21:50 - 23:00: Paszkiewicz likens Christianity to having the cure for cancer. If you have the truth, why would you keep it from other people?
26:00: Paszkiewicz says, "there are a lot of lost people out there. If they are unreached, the consequences could be terrible"
29:00: Is the younger generation as aware as older generations of issues around separation of church and state?
31:30 - 34:00: Academic freedom is discussed.
34:42: Paszkiewicz says, "Teaching Darwinism is something thats going to take poeple's eyes off of God, especially Jesus Christ."
37:30: Paszkiewicz says, "and it may be against the law to teach creationism as fact but that doesn't mean its wrong."
In addition to being a youth pastor, Paszkiewicz also leads Christian Club Meetings for youth. At these meetings he attempts to disprove evolution and the big bang. This is something that has always rubbed me the wrong way. Regardless of my personal opinions about religion and its constant denial and suppression of science in fundamentalist followings, religion and science, especially religion and evolution are not mutually exclusive. There are certain folks, that would like to be seen as representative of religion, who draw this distinction. They do not represent religion, and they certainly are not representative of Christianity as a whole. That being said, evolution is not, and should not be associated with atheism. It is nontheistic. It is science. Nothing more. If this disproves any aspect of religious thought, then that religious thought must adapt, change or be destroyed. It is no longer representative of our current knowledge about the world and our relationship to it.
42:15: Paszkiewicz says, "I don't believe that my religious beliefs trump the constitution but I do believe that the word of god does."
42:00 - 44:00: Paszkiewicz says, "Religious neutrality is one thing but hostility to Christianity is quite another, and what I find is that this neutrality often means the exclusion from Christianity in the public square."
There is to often the argument that there is a war against Christianity in this country, or a war against Christmas. This is all complete nonsense. If the government does not support a certain view of Christianity or any religion, it is automatically seen as being hostile to that view/religion. The government is a secular institution. It is meant to be free of competing religious ideas as these are the most virulent competitions.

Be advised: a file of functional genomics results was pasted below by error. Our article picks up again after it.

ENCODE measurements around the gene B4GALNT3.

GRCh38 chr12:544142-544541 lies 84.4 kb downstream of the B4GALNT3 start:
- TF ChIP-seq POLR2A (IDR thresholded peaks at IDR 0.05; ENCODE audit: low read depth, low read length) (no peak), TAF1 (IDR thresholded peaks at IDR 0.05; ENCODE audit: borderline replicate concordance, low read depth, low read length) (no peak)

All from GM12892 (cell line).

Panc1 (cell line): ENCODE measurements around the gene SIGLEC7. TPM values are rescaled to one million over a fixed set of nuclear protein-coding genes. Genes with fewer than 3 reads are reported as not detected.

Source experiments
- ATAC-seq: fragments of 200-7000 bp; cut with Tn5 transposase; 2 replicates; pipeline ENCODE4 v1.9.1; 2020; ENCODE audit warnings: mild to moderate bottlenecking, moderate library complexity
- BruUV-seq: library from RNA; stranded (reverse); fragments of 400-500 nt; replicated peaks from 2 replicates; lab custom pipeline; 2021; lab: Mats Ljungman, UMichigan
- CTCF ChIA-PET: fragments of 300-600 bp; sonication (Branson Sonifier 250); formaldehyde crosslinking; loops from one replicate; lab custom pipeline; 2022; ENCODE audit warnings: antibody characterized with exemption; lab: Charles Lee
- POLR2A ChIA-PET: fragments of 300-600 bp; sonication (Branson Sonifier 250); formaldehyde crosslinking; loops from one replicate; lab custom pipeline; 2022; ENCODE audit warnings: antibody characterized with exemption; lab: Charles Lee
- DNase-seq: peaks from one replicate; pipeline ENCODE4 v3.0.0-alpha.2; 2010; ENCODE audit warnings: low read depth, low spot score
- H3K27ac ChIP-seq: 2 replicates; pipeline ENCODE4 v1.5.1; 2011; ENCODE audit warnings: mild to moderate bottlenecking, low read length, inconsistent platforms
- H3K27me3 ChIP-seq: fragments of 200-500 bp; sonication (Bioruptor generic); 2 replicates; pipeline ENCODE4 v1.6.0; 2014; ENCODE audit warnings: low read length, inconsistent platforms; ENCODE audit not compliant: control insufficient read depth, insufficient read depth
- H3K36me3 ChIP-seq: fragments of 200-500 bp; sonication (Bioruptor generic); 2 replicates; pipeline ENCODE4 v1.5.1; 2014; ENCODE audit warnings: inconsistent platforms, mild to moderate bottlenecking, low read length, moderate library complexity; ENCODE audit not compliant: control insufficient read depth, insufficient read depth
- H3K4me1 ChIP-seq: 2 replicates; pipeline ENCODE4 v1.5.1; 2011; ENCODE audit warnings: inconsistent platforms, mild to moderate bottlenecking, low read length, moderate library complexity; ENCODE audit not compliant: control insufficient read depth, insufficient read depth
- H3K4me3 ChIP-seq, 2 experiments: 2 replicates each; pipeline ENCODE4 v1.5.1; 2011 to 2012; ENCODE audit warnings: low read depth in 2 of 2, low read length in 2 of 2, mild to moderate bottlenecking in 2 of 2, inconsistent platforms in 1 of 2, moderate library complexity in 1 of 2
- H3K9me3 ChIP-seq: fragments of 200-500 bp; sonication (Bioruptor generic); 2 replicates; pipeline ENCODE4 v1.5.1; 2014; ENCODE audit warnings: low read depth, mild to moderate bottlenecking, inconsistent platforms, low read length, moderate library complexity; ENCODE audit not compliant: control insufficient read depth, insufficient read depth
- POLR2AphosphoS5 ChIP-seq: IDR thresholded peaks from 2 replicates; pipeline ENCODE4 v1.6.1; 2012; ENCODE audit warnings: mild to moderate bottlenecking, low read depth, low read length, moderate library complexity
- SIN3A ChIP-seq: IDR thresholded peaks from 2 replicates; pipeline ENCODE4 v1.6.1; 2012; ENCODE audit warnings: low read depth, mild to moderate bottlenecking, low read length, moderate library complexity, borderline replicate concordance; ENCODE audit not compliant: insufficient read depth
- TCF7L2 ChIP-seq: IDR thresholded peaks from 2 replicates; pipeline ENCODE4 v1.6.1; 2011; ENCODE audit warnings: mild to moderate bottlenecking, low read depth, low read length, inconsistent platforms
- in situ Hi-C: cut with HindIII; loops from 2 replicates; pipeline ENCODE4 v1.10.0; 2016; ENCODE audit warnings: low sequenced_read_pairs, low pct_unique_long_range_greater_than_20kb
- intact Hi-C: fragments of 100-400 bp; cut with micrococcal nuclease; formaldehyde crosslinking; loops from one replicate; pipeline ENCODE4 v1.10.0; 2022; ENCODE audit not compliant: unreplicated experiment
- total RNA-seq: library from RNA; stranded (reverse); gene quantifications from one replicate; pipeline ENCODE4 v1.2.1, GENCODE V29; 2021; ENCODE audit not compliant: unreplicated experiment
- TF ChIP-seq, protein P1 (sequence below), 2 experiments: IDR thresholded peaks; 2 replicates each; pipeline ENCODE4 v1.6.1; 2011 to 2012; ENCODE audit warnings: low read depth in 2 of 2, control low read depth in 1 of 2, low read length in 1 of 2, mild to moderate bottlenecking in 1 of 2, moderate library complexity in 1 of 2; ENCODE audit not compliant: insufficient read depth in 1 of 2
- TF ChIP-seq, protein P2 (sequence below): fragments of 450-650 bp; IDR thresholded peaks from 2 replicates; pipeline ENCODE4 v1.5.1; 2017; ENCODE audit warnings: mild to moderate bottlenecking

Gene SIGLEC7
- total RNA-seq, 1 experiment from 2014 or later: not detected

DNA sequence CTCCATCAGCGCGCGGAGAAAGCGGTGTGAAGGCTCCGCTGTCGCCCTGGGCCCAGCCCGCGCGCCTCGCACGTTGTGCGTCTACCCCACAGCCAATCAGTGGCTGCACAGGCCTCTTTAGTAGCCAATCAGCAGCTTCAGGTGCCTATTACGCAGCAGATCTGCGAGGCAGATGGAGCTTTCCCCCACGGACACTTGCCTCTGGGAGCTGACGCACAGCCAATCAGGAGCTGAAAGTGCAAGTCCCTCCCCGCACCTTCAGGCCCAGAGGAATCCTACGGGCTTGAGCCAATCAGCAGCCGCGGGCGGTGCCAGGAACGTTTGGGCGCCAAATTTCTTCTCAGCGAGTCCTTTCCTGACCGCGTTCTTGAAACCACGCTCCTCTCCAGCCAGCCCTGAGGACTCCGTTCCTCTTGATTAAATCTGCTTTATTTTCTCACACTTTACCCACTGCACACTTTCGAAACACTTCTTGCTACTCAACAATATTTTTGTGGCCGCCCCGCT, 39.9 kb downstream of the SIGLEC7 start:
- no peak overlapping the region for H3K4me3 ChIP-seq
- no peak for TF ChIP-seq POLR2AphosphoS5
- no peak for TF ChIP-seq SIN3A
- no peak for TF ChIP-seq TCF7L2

46:00: Paszkiewicz says, "We take god out of the equation, in time, i fear what kind of government we could have."
46:30: Paszkiewicz says, "I do think we ought to be unified around a set of values that are essentially Judeo-Christian"
48:00: Paszkiewicz "I don't see the danger in promoting, lets say the 10 commandments, how can things like 'thou shalt not kill' be psychologically damaging to a student?"
It is so easy for a supporter of the ten commandments to cite the “thou shalt not kill’ commandment as evidence that all ten should be accepted and taught. It neglects to mention the majority of the other nine. Why is this? Maybe its because “thou shalt have no other gods before me” or “do not take the lords name in vain” or “on the seventh day the lord rested” have absolutely no place in civil society, let alone its governance.
A year after this incident Paszkiewicz formed a student “Alpha and Omega Club.” This club was planning a trip to the creation museum in Kentucky. The “educational rationale,” for the trip was that: "students will be exposed to the science behind creationism."
This is a great documentary. I highly recommend it. If anything else it’s a great introduction into the multifaceted debate on the separation of church and state, prayer and other religious ceremonies or ideas in public schools, the so-called evolutionism/creationism debate and the growth of the nonbeliever population in the United States and what its effect could be on combating the religious right and the organization of “nones” as a political demographic. The link for the documentary is here: http://ht.ly/cndug